Snuggled in a Crocodile’s Ear? The Alligator Pipefish

Serina Rahman is the co-founder of Kelab Alami and a Visiting Fellow at the ISEAS-Yusof Ishak Institute, Singapore

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Alligator Pipefish

Known locally as ‘korek telinga buaya,’ the alligator pipefish is in the family Syngnathidae, a close relative of seahorses. It can be found in the seagrass meadows of the Sungai Pulai estuary, in the western corner of Iskandar Puteri, Johor.

Just like seahorses, alligator pipefish wrap their tails around long seagrass leaves (of the Enhalus acoroides species) and sometimes hunts head down for its prey. It has a long thin snout (for which it is named) and sucks up tiny crabs, shrimp, zooplankton and fish for its meals. It is often well camouflaged in the seagrass because its colouration will match the green of the leaves or the brown of the substrate (seabed).

Also not unlike seahorses, after the female lays eggs (between 60 – 200 at a time), the male will hold them in a brood pouch until they hatch. Alligator pipefish are known to be faithful partners, with the male being the larger in size of the two.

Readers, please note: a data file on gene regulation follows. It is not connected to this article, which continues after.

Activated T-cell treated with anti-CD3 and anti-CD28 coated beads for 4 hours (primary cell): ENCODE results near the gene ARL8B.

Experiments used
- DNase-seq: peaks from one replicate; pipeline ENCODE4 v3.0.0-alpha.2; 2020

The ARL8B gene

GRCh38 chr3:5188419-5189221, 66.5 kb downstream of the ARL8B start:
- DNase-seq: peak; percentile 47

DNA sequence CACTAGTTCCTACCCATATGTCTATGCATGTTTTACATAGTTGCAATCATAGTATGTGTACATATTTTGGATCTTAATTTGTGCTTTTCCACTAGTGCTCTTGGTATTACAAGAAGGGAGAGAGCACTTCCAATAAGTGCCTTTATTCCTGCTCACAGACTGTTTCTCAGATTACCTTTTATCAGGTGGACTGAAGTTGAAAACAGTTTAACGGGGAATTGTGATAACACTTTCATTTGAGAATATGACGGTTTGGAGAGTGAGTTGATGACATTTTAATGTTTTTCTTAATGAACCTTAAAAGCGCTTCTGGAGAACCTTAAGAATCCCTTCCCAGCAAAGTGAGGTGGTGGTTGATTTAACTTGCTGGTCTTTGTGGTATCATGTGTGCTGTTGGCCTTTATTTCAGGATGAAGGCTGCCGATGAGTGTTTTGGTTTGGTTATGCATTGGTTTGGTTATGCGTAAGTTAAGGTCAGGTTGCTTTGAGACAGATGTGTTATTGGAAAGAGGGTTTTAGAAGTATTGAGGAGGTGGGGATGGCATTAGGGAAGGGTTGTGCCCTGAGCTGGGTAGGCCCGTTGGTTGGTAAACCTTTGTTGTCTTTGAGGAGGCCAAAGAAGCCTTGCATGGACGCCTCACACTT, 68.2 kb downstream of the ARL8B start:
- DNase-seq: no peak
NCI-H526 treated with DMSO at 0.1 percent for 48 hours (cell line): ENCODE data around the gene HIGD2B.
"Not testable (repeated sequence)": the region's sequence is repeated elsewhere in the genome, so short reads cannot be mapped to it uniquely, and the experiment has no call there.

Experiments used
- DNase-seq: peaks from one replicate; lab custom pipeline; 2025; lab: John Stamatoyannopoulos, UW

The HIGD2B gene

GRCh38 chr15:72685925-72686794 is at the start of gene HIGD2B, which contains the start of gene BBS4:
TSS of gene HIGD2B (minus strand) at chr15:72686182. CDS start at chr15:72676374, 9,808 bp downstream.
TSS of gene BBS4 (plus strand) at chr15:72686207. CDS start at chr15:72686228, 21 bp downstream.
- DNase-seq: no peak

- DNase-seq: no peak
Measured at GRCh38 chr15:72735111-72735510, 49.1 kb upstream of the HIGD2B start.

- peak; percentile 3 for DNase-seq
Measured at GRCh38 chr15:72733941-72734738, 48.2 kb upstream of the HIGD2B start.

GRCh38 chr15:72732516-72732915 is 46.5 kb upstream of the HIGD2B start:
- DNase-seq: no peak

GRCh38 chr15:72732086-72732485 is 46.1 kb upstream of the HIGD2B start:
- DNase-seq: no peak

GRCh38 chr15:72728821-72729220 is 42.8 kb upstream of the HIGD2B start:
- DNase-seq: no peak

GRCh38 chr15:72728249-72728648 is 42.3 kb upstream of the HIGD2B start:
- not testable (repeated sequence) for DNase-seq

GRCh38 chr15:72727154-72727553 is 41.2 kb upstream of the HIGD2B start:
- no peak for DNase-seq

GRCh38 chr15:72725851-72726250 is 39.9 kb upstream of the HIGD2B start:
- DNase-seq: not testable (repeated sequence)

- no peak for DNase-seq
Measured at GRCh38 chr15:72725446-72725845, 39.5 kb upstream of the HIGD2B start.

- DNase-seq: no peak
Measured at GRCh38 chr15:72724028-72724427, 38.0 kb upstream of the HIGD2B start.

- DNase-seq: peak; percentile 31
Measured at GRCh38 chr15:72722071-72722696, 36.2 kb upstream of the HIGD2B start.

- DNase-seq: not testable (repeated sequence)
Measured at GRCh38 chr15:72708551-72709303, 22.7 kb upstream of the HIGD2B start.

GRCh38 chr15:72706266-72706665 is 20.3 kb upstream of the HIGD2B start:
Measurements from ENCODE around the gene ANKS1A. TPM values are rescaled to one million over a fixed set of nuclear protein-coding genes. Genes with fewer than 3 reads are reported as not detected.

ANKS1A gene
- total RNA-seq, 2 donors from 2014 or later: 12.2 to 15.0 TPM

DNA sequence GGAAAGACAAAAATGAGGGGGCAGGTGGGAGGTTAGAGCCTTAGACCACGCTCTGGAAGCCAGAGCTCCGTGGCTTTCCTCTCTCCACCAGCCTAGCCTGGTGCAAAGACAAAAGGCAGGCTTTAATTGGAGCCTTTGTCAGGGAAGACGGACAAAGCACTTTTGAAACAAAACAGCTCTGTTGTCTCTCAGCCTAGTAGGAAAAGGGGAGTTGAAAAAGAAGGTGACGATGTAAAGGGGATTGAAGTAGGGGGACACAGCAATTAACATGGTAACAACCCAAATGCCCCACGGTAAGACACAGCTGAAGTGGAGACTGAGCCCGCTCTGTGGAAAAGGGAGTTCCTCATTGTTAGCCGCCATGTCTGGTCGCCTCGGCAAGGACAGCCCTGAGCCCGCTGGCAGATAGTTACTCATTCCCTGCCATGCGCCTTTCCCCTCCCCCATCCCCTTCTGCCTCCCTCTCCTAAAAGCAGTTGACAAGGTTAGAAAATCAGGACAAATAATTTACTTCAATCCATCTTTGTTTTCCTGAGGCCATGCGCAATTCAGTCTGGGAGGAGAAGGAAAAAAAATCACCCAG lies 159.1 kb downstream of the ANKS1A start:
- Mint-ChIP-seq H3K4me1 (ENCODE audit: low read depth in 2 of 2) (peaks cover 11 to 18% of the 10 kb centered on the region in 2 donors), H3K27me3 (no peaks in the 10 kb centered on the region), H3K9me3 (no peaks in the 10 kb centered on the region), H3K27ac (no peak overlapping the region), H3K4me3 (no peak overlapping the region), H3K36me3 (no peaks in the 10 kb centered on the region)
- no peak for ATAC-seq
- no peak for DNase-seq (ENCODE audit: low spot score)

This species is ‘data deficient’ according to the IUCN species list as there is not enough information to determine the sources of their trade. It is sold as a popular traditional cure (hailong) for cancer, asthma and impotence. It is also bred for the aquarium trade.


Kelab Alami conducts seagrass habitat walks in the seagrass meadows at the lowest tides, during which you might be able to spot this species. But you have to be lucky as they are increasingly harder to spot these days! Log on to kelabalami.weebly.com for more information.